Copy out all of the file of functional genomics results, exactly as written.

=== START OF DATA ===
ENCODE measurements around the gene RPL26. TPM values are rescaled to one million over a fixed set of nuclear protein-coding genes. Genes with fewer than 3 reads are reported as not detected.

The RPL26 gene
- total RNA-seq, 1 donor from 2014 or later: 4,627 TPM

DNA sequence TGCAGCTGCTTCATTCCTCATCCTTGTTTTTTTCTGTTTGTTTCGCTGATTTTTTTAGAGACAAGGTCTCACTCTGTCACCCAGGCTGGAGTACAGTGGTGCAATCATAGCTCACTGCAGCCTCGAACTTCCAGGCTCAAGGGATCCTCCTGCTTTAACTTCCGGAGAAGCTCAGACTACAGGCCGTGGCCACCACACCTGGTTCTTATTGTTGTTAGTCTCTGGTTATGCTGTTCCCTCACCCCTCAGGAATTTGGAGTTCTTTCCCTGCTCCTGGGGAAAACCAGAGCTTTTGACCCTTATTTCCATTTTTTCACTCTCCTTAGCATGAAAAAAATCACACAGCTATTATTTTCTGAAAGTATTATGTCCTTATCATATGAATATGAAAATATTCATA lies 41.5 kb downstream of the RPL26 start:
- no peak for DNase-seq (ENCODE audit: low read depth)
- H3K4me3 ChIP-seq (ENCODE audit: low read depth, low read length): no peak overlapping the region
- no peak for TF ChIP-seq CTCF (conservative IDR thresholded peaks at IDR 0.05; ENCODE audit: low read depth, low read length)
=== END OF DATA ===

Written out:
ENCODE measurements around the gene RPL26. TPM values are rescaled to one million over a fixed set of nuclear protein-coding genes. Genes with fewer than 3 reads are reported as not detected.

The RPL26 gene
- total RNA-seq, 1 donor from 2014 or later: 4,627 TPM

DNA sequence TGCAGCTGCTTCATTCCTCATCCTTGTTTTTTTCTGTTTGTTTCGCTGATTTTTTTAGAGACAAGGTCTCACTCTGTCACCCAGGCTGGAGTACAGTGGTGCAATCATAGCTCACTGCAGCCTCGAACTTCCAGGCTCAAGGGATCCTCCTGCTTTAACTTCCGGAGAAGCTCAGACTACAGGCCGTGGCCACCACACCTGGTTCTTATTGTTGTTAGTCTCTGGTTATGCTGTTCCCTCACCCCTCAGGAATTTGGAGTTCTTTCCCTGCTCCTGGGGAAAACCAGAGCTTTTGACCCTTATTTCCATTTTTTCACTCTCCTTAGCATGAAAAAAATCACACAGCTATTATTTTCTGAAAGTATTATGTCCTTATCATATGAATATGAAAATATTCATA lies 41.5 kb downstream of the RPL26 start:
- no peak for DNase-seq (ENCODE audit: low read depth)
- H3K4me3 ChIP-seq (ENCODE audit: low read depth, low read length): no peak overlapping the region
- no peak for TF ChIP-seq CTCF (conservative IDR thresholded peaks at IDR 0.05; ENCODE audit: low read depth, low read length)